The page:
The Heart of the Jungle

Title: The Heart of the Jungle
Author: Jeremy Pack
Cover art: Catt Ford
Publisher: Dreamspinner Press
Buy link: The Heart of the Jungle Amazon.com
Length: novel/250 PDF pages/79,418 words
Genre: GLBT/Mystery/Suspense
Rating: 3.5 stars out of 5

A guest review by LadyM

Review summary: Well-written mystery/suspense that suffers from a case of “tell, not show”. In spite of its flaws, the book is a refreshing addition to the genre.

Blurb: Chris James is Fate’s favorite plaything. When She took his parents in a car crash, Chris narrowly escaped the grief with his life, and he has the scars on his wrists to prove it. Seven years later, just as his life is finally turning around, Fate smashes his universe once again, taking his partner and two-year-old daughter and leaving behind a bloodbath.

After nearly a year of investigation, with no bodies, no motive, and no clues, the police are giving up. Enter Jason Kingsley, a wickedly handsome private investigator with a troubled past and a disconnected puzzle piece he could never find a place for. Jason has his work cut out for him: his search leads down a road that was never meant to be traveled, where a ruthless and hidden enemy lurks and dark secrets await. With passion drawing them together and sinister forces threatening to tear them apart, Chris and Jason race against time to unravel the mystery and get to the shocking truth that lies behind it all: The Heart of the Jungle.

Review:

My ongoing romance with mysteries started during one summer while I was in junior high when I read two dozen of Agatha Christie’s novels. When I started reading gay fiction/romance, my love for mysteries followed me. From Dave Brandstetter to Adrien English, from Donald Strachey to Stanley Kroski, there is something so appealing, something that kicks ass out of the most blatant stereotypes in the gay man who is tougher, meaner, smarter than some very tough, mean and smart bad guys. So, when a new author who writes mysteries appears in our little corner of the publishing world, you can bet that I will jump right at him. Well… his book, anyway. 😀 At this point, I have to admit that my initial enthusiasm about the book played a small part in the final rating of this story.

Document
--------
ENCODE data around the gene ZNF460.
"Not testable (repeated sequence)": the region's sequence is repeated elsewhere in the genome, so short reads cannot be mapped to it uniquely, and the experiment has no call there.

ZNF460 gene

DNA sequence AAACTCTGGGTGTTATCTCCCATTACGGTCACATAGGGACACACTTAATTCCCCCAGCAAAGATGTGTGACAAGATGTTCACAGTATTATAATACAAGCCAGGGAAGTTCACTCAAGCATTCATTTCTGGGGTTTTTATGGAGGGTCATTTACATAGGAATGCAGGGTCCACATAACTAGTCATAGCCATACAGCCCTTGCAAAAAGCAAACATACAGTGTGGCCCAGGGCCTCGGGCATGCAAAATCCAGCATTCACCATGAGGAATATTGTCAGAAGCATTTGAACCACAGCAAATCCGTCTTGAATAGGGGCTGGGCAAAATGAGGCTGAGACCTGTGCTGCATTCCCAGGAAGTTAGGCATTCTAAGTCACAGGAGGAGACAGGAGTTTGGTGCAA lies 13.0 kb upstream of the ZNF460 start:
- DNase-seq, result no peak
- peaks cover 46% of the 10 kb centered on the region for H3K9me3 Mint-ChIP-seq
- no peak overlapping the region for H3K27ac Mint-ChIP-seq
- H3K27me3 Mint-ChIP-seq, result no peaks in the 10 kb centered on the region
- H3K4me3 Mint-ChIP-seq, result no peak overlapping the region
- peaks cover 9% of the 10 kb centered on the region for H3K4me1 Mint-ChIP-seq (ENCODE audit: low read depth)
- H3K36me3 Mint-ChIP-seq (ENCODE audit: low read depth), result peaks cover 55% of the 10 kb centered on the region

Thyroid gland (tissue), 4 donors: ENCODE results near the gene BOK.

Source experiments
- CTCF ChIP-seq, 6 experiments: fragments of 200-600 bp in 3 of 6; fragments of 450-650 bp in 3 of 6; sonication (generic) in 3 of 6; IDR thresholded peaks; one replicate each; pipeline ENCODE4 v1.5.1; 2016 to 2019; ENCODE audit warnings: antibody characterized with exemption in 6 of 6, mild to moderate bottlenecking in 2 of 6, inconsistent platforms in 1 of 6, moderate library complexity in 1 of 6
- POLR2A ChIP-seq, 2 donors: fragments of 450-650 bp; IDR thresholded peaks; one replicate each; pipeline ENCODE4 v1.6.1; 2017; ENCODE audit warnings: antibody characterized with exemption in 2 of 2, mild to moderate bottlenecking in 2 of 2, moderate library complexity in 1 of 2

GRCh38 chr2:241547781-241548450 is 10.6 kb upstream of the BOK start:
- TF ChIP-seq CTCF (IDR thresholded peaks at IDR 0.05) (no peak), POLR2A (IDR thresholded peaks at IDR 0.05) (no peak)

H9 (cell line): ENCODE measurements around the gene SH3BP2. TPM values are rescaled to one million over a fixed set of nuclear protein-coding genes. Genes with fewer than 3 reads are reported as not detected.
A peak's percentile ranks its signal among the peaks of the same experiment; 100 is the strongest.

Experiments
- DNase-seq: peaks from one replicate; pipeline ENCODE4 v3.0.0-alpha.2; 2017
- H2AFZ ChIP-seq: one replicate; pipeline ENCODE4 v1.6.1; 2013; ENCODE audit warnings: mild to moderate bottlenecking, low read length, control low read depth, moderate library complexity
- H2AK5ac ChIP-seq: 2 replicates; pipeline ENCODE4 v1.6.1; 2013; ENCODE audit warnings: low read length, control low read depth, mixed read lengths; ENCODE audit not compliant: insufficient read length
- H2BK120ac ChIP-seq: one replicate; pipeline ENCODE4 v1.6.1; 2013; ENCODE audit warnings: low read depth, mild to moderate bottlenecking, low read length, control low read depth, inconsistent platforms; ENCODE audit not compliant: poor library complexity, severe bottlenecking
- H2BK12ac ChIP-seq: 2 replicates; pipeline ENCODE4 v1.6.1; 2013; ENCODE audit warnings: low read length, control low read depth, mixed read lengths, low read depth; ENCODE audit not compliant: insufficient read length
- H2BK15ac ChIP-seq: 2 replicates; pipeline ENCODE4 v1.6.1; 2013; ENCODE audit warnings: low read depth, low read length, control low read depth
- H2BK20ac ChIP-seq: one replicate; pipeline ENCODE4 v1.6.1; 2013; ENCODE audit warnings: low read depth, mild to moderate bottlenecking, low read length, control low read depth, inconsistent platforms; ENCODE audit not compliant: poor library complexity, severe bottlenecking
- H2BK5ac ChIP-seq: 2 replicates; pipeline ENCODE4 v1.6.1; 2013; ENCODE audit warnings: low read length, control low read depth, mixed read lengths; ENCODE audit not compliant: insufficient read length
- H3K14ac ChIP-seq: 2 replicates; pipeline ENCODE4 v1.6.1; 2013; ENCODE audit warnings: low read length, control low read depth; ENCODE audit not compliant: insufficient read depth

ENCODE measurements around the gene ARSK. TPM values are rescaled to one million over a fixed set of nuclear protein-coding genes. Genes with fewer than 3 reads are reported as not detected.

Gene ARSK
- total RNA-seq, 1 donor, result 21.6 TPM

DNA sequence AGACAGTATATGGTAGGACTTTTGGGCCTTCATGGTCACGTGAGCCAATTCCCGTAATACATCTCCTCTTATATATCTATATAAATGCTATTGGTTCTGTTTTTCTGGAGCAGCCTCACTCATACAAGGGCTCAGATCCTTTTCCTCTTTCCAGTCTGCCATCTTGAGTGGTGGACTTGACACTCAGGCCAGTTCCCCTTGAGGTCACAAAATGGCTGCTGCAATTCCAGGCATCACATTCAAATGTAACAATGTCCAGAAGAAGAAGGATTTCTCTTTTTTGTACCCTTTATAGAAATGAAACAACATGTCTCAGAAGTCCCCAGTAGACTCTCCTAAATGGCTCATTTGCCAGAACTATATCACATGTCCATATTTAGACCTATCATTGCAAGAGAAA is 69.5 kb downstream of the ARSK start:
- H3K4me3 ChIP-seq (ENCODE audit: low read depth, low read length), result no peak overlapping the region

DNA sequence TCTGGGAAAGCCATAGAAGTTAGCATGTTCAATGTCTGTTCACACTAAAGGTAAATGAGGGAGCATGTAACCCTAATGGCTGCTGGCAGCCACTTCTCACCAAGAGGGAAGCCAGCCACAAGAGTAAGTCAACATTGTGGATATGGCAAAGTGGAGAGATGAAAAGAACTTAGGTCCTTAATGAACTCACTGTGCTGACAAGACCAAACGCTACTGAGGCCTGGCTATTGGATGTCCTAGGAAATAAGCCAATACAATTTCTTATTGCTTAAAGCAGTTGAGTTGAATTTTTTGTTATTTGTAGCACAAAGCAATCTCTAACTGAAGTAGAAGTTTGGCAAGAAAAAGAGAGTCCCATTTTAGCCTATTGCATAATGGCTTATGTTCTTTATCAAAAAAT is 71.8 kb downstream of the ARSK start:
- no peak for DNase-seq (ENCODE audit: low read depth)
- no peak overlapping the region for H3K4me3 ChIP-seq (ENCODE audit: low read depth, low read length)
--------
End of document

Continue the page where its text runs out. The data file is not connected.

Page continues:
A couple of warnings first. This is not a romance. There are some romantic elements in the book which are used as a plot device, but go into this book with realistic expectations and enjoy it for what it is – a mystery. Second, I was personally disgruntled by the publisher’s choice of the book cover (not the quality of it, but the content), so much so that I wanted to omit it completely from the review. Realistically, I had to conclude that people interested in buying this book will see it, so I advise you to engage in short memory loss, because the cover reveals one of the story lines – in short, it is a major spoiler.